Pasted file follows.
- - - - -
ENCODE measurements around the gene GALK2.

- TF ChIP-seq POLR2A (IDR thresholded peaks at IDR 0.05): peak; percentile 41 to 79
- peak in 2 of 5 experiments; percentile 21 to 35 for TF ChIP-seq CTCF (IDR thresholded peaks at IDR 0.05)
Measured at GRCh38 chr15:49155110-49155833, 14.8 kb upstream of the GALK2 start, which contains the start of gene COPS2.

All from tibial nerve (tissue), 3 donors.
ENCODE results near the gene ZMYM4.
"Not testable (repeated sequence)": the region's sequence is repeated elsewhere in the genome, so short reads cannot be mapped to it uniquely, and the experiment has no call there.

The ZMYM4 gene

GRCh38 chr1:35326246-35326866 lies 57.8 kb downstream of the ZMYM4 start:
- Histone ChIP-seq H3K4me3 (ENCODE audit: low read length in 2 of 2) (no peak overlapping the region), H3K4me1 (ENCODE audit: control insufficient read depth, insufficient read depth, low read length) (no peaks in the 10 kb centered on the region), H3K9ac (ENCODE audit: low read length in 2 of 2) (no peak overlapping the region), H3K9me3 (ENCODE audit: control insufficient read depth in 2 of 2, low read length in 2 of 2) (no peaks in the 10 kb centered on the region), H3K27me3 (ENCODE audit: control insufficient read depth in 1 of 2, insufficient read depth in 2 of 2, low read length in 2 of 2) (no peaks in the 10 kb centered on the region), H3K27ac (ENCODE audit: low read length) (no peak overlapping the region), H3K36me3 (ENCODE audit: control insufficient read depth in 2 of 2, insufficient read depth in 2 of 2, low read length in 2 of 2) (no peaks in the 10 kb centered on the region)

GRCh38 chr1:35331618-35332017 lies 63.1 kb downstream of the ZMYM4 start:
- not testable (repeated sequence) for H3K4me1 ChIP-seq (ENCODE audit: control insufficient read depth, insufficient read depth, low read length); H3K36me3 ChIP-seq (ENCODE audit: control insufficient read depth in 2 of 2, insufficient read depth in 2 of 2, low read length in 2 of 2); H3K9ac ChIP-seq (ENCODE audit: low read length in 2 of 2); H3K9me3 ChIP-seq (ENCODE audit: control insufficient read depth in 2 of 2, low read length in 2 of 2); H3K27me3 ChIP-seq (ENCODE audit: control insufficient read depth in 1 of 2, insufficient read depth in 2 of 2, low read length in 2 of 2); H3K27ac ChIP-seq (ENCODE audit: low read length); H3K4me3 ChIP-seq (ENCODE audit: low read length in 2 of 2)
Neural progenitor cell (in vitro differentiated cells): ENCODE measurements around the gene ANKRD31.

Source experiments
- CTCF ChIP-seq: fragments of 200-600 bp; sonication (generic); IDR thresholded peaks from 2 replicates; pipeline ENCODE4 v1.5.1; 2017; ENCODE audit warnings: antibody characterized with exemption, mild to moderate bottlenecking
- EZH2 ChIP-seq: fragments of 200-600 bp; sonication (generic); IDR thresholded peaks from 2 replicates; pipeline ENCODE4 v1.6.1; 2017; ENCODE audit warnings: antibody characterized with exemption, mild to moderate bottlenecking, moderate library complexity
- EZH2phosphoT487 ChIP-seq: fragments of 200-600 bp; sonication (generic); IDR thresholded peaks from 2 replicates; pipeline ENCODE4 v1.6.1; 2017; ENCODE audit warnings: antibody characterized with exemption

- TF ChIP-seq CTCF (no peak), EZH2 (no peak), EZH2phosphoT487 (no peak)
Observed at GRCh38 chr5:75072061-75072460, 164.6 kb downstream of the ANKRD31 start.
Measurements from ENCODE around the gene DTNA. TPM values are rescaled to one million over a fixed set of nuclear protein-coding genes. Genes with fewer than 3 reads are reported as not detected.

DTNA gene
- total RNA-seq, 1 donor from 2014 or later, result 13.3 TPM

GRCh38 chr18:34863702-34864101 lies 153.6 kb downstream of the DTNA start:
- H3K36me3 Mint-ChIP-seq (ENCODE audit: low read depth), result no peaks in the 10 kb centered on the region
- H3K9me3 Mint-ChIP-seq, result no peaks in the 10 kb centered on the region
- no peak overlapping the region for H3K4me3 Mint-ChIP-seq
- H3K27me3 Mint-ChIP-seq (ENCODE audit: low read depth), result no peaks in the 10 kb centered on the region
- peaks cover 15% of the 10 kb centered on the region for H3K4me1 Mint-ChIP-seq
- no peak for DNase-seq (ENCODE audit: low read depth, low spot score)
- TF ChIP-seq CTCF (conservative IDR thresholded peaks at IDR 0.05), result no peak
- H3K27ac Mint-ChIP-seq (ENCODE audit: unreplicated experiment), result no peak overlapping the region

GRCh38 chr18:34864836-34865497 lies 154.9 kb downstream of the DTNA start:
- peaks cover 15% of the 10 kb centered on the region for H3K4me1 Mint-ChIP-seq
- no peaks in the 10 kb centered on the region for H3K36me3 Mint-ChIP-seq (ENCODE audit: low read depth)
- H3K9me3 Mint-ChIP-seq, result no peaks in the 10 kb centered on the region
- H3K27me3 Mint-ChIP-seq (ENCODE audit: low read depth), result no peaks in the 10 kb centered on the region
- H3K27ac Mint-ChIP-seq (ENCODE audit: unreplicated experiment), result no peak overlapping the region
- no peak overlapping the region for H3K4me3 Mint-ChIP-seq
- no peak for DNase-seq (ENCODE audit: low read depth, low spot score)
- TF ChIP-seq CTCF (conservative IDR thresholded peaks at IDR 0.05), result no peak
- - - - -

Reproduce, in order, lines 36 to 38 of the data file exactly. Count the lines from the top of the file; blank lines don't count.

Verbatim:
- H3K27me3 Mint-ChIP-seq (ENCODE audit: low read depth), result no peaks in the 10 kb centered on the region
- H3K27ac Mint-ChIP-seq (ENCODE audit: unreplicated experiment), result no peak overlapping the region
- no peak overlapping the region for H3K4me3 Mint-ChIP-seq